Ferd Niemann: That’s great stuff. One thing that I want to add you touched on briefly there is, say their name. Because I think in every language, there’s been some studies that the number one favorite word, in your language is your first name. And it’s something psychological, hey, Ken, nice to see you, Ken What is your dream home Ken? You repeat their name three times, in the first 30 seconds, don’t make it awkward, but kind of do it, you know, subliminally almost, and they like you more. And then you also are training yourself to remember their name, I took a memory class at one point. And that was one of the tips was, you know, say their name three times. But you know, and then you inherently can remember it better. And then later, I do like in the restaurant and listen to the waiter or waitress, and their name is Ken, hey, thanks again Ken. Hey Ken, can I get some more water? Or can I get some salt and they are kind of like, it puts dignity, frankly, treating them with dignity, like, you know, because some people going to go don’t care, it is just a waiter, you know, his job is to serve me. But if you treat them better, they feel better. They do better, right? It’s the same thing goes, it’s an all sales. Frankly, it is in all interpersonal relationships.
Ken Corbin: I got to tell you the story you mentioned about the waiter. Most people don’t know what the acronym for tip is when you’re giving a tip. Tip stands for to ensure promptness. My mentor years ago told me this and I’ve done it. He said next time you go to a restaurant, kind of determine how much your bill is going to be and when the waiter or the waitress comes in and take your order, you say, you know, I don’t know, if you know, the word tip is actually an acronym and you say, you know, that means to ensure promptness. Now I anticipate my bill is going to be about $30. And I feel, if I get really good service, I’m going to pay a 20% tip. So if you don’t mind, Bill, I say your name is Bill. Bill, I’m going to pay you that 20% right now. Is that okay? Yeah. You pay them upfront that 20% and I guarantee you Ferd, you’re going to have the best service better than anybody else that that waiter or waitress is serving tables.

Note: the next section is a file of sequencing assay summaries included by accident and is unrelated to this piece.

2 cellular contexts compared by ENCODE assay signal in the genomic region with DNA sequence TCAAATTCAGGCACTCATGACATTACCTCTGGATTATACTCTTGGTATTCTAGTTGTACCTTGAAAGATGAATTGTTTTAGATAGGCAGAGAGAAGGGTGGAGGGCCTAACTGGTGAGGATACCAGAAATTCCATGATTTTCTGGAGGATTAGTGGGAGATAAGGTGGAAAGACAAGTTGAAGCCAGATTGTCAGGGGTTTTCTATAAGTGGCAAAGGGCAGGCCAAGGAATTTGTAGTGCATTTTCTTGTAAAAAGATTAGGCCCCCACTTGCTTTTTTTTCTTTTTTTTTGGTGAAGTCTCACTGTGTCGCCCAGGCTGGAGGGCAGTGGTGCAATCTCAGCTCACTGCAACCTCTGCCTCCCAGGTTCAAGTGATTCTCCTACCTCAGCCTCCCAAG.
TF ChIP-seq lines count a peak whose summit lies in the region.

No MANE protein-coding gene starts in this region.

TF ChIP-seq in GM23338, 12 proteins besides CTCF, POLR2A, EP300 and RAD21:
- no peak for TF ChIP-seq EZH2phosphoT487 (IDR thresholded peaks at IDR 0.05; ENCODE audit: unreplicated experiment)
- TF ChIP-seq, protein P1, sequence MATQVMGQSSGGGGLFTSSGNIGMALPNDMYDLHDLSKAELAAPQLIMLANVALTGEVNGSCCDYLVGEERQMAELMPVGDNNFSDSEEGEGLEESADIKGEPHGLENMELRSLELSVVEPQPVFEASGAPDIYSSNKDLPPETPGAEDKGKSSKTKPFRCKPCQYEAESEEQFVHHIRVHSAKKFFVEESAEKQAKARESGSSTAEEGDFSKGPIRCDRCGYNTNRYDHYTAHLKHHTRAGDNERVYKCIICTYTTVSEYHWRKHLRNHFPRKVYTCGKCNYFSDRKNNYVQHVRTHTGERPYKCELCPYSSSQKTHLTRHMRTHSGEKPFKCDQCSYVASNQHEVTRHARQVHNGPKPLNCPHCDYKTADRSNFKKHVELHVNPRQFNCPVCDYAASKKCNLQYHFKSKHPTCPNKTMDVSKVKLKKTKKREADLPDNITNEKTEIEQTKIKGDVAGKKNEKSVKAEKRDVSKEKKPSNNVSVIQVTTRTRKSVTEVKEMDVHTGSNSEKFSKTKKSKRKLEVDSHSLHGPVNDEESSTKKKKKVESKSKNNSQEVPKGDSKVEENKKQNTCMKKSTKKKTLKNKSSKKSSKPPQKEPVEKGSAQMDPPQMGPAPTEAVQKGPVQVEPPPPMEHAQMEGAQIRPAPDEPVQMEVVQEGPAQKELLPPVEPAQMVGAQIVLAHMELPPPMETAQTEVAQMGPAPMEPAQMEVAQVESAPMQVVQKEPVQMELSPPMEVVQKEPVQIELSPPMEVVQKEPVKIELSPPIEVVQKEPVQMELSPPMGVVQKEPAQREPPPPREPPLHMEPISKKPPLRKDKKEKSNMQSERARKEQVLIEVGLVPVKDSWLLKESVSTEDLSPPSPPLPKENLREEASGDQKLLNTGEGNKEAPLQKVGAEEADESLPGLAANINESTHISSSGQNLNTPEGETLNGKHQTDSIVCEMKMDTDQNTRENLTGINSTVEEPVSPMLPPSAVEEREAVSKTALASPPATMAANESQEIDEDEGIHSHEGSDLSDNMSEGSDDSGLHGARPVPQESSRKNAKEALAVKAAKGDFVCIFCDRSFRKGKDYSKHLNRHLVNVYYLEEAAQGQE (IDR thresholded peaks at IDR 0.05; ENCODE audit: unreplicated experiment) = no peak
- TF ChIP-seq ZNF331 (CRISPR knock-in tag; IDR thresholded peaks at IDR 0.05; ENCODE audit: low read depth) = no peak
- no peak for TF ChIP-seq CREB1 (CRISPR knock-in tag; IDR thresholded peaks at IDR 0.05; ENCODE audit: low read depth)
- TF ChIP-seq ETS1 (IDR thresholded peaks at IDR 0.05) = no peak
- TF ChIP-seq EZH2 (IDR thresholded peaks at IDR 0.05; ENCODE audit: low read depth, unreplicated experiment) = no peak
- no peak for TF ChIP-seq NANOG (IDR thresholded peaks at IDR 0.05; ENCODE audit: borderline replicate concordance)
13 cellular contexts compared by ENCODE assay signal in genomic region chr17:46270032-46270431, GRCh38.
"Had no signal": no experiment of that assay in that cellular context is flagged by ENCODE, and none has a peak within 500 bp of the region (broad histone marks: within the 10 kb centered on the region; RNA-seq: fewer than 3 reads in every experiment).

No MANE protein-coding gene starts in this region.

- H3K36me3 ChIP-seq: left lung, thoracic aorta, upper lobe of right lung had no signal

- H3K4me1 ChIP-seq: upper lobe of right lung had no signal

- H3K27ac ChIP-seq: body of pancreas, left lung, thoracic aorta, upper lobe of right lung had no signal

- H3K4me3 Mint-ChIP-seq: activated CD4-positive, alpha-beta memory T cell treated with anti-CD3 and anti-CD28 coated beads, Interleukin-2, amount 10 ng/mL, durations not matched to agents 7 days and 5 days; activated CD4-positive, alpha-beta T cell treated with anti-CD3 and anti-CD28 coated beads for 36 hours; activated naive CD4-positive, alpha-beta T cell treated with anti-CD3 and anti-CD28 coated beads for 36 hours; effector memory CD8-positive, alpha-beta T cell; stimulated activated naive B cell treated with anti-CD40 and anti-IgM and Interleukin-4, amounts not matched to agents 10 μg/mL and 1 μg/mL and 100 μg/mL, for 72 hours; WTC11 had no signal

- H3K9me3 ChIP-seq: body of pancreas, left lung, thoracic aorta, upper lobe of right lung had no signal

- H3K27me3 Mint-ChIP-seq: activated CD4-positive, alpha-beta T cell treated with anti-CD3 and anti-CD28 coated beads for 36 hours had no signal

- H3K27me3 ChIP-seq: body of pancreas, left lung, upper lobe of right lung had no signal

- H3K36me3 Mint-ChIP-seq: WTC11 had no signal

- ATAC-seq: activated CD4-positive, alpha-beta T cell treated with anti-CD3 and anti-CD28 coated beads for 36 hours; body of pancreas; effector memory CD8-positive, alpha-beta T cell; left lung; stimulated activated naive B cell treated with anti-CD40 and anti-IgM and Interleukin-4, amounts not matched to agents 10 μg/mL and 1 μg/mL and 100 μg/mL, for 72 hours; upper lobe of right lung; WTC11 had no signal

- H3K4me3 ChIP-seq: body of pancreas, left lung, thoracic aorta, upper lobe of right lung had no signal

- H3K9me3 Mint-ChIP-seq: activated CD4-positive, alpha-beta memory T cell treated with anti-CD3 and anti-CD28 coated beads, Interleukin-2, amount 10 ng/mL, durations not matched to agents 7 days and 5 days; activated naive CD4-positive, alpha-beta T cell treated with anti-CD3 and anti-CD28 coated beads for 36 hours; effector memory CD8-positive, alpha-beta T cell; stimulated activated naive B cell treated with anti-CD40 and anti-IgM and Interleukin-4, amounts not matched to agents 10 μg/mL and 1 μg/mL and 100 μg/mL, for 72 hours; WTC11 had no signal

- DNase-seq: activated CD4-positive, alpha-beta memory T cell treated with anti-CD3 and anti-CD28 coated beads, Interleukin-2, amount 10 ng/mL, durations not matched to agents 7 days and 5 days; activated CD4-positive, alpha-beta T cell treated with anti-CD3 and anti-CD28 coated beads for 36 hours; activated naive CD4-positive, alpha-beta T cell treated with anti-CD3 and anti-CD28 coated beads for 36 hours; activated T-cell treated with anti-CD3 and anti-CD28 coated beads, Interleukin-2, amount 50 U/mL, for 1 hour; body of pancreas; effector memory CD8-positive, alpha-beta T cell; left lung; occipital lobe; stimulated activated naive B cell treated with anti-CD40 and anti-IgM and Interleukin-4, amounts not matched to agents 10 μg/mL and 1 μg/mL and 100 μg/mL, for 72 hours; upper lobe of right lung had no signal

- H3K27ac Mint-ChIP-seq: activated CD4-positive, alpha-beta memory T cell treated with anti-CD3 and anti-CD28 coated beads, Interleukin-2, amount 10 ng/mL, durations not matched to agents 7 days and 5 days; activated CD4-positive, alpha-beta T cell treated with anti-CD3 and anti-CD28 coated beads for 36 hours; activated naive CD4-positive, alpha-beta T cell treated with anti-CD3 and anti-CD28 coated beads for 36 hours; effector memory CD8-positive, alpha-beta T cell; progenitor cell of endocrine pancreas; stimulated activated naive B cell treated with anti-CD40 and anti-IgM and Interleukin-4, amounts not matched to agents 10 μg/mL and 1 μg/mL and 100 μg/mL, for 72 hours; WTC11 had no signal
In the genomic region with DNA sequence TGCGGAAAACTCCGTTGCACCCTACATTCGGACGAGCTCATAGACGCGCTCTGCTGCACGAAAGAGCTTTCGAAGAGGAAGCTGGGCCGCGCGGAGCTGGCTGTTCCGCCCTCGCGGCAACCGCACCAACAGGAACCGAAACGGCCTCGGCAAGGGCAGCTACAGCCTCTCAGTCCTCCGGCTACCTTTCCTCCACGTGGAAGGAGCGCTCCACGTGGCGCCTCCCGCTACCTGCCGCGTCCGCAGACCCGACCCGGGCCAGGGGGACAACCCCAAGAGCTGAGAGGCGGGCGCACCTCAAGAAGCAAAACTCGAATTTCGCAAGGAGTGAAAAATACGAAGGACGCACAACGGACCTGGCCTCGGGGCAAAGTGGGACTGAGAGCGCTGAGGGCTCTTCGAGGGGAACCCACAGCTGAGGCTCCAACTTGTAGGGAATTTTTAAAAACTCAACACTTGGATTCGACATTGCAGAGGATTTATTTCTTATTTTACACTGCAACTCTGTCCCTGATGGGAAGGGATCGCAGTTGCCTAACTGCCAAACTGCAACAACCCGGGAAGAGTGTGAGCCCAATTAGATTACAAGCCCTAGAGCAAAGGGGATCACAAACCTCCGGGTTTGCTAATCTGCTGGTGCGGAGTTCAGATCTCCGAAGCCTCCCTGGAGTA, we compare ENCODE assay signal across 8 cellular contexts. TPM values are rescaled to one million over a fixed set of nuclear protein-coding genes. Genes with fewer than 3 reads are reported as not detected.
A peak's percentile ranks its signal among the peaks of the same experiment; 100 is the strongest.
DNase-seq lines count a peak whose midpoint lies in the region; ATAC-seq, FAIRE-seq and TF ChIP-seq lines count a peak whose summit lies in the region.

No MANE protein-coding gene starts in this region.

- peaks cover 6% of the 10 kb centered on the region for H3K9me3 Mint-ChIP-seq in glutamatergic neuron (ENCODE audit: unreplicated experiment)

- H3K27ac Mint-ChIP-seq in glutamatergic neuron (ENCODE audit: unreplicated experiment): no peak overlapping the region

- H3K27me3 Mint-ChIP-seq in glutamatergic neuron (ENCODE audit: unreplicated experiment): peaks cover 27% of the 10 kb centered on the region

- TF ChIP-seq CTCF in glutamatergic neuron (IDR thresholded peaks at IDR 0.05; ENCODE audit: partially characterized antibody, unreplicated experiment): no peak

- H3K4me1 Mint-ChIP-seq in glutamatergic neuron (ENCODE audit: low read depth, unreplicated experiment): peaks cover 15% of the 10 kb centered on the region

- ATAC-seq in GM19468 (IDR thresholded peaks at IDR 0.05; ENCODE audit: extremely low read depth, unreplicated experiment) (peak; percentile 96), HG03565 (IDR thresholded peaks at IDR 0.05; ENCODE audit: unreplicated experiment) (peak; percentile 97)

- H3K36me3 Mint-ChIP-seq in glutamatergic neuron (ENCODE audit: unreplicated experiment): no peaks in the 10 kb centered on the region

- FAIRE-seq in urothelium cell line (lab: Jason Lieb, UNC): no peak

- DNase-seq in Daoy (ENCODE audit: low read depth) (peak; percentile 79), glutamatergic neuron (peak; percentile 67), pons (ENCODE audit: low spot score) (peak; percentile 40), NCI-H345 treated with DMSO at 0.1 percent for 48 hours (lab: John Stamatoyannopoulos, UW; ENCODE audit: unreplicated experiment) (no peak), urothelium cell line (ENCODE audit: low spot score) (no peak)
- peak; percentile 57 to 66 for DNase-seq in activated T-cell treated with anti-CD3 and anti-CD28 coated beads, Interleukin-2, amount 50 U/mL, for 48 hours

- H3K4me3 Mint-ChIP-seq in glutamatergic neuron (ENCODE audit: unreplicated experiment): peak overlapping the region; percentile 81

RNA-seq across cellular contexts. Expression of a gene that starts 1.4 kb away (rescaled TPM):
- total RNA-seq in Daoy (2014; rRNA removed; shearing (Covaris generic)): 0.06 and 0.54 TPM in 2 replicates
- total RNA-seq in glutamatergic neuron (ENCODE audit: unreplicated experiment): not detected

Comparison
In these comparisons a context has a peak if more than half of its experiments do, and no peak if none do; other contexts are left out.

Ferd Niemann: That’s great. I didn’t know that. I’ve never heard it.
Ken Corbin: That is what it stands for, to ensure promptness. My mentor Summers White taught me that years and years ago and I’ve used it and it works.
Ferd Niemann: That’s great. Great. Ken, this is lots of good information. Before we part what other, do you got any tips or tricks or maybe a horror story to help people avoid that we can share with the audience before we jump.